USA Rice also sent out a notice to members on Thursday stating that the travel ban would have a significant impact on the mid-South and other grain-producing states. USA Rice also started to get backing from members of Congress to write the secretaries and acting heads of the State Department, Homeland Security and USDA to get an exemption from the travel ban for H-2A workers.

"We feel these bipartisan, bicameral letters will have a great and likely successful impact," USA Rice staff wrote to members.

The American Farm Bureau Federation on Thursday wrote a letter to Secretary of State Antony Blinken, who was just confirmed this week, and acting Secretary of Homeland Security David Pekoske. AFBF President Zippy Duvall requested the two departments exempt H-2A workers from the travel ban.

"While protecting our nation from new strains of COVID-19 is critically important, it is in our national interest to ensure production of food, fuel and fiber," Duvall's letter stated. Duvall said Homeland Security and the State Department should work together to allow workers taking the appropriate health and safety precautions to come into the country.

Last year, then-Secretary of Agriculture Sonny Perdue used his office to reach out to the State Department to ensure consulates would continue allowing H-2A workers into the U.S. when consulate offices around the world were closing down. The State Department last year reopened its visa processing to H-2A workers, citing that those workers were essential to the economy and U.S. food security. Tom Vilsack, Biden's nominee for agriculture secretary, is still waiting for a confirmation hearing next week.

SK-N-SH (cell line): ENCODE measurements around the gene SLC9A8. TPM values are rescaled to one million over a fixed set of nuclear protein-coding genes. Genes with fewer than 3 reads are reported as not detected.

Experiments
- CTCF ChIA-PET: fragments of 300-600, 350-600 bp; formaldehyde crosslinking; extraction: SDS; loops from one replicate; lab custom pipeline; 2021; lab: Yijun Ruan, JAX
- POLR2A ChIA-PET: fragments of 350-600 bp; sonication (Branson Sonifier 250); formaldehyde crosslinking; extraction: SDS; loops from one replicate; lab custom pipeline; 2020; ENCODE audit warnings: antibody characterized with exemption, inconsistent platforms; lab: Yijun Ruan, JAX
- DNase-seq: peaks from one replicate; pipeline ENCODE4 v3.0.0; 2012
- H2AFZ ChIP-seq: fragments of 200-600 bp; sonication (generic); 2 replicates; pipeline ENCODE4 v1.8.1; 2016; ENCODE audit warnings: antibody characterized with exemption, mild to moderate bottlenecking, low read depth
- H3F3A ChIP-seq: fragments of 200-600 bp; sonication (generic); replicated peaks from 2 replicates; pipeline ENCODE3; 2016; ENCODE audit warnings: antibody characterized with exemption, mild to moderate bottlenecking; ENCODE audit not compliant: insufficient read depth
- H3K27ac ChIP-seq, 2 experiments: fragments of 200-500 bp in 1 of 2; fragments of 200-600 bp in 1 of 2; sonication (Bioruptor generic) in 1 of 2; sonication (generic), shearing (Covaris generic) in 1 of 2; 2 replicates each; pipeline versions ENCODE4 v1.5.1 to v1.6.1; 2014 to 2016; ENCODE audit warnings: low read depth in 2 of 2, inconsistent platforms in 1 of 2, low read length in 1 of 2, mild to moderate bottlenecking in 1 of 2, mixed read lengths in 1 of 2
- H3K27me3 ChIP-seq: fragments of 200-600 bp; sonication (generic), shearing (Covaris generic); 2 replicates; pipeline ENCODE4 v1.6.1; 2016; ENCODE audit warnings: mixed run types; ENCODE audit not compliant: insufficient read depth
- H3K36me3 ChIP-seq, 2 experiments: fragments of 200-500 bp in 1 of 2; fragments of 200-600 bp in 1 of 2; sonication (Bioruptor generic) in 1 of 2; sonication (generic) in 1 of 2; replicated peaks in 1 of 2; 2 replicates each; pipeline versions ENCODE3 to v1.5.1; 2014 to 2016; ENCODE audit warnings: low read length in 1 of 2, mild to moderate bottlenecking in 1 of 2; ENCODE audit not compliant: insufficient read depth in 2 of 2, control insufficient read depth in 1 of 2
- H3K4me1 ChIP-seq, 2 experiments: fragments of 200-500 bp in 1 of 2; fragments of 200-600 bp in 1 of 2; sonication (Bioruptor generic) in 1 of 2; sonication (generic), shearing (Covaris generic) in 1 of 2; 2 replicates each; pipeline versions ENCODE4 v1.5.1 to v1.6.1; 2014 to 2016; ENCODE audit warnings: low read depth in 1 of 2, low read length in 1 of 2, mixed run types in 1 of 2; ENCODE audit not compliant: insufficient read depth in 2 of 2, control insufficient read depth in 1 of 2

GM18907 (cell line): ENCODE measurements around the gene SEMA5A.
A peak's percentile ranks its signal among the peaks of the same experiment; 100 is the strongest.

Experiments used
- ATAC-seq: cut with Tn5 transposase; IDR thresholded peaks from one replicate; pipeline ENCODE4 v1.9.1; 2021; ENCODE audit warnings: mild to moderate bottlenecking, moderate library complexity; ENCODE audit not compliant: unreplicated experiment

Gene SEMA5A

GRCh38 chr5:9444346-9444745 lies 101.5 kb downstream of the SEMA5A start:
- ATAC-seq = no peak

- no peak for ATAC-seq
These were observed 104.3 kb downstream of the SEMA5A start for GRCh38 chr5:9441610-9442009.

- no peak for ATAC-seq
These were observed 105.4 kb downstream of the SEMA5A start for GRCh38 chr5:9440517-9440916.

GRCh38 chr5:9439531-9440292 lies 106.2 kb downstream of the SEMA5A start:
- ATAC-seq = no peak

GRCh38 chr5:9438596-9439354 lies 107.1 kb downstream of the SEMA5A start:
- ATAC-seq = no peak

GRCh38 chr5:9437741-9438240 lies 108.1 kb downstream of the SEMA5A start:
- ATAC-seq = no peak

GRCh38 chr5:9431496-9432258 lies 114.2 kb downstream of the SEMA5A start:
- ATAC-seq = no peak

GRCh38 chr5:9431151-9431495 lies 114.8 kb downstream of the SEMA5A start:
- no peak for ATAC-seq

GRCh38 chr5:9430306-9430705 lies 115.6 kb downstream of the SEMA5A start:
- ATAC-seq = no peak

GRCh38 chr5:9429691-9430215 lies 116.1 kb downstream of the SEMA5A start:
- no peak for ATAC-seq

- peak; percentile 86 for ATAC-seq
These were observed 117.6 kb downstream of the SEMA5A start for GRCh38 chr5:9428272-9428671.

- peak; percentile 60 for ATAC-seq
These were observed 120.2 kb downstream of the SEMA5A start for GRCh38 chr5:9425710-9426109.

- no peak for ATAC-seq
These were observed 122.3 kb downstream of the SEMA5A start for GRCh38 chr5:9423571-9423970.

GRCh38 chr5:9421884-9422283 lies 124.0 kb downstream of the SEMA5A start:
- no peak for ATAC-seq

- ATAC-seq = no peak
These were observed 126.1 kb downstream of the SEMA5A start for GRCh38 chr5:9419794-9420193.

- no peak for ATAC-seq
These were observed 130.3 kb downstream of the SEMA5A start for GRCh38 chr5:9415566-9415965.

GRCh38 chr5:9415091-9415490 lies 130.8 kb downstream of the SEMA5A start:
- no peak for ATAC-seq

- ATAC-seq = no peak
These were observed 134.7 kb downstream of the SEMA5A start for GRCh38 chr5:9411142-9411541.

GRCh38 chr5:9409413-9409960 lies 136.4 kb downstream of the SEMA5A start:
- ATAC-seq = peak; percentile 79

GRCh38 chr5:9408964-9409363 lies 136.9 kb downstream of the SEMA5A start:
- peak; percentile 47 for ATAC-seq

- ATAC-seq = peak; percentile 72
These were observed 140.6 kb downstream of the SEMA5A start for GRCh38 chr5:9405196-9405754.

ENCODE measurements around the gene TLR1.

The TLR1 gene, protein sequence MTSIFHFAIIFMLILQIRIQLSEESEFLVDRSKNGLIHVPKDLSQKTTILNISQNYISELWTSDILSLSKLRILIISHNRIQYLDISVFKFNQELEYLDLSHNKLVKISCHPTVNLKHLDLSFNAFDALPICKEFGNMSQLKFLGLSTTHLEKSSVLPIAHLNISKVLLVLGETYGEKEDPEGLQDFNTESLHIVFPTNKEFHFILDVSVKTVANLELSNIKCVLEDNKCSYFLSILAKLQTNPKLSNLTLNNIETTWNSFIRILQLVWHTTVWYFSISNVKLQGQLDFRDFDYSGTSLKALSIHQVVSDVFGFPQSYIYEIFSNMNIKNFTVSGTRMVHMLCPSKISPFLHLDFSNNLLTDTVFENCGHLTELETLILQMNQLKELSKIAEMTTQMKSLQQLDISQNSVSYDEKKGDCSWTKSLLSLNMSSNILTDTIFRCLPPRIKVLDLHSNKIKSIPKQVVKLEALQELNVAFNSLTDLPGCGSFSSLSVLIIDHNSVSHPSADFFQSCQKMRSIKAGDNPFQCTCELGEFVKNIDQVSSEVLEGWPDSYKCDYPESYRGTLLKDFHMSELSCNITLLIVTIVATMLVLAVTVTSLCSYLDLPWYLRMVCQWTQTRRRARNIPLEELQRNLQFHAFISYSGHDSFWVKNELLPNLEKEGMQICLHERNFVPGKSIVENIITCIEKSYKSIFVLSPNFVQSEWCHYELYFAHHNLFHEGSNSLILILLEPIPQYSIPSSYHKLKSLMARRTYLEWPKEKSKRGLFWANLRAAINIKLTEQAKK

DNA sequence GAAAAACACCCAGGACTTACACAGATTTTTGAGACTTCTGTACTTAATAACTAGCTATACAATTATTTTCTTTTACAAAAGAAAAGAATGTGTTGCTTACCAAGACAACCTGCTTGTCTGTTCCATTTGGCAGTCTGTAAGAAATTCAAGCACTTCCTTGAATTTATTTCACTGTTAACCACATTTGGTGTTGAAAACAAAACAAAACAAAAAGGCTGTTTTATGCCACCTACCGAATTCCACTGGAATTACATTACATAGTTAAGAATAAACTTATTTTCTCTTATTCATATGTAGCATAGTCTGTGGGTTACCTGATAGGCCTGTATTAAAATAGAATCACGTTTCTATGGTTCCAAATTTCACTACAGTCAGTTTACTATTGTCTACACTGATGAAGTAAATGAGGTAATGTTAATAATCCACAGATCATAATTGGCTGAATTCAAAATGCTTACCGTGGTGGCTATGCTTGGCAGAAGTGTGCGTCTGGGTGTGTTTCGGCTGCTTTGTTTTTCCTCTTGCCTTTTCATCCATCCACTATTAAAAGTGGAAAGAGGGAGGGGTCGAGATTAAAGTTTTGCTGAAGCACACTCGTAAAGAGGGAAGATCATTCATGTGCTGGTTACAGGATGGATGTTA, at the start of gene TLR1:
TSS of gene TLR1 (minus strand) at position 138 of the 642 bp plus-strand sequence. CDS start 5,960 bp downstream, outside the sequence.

To make it easier to find guest workers, USDA under Perdue also created a farmer portal for finding seasonal H-2A workers. The portal was set up to help farmers deal with the paperwork and other federal departments. H-2A workers and employers not only have to deal with the State Department and Homeland Security, but the Department of Labor as well.

USDA spokesman Matt Herrick, in a statement to DTN, said, "USDA's leadership has reached out to the Department of Labor, State, and Homeland Security this week because agricultural workers and the H-2A program are essential for our businesses and producers. We hope there is a solution that protects us amid this national emergency and also ensures we have a stable workforce. We'll continue to remain engaged."

Chris Clayton can be reached at Chris.Clayton@dtn.com

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Chris Clayton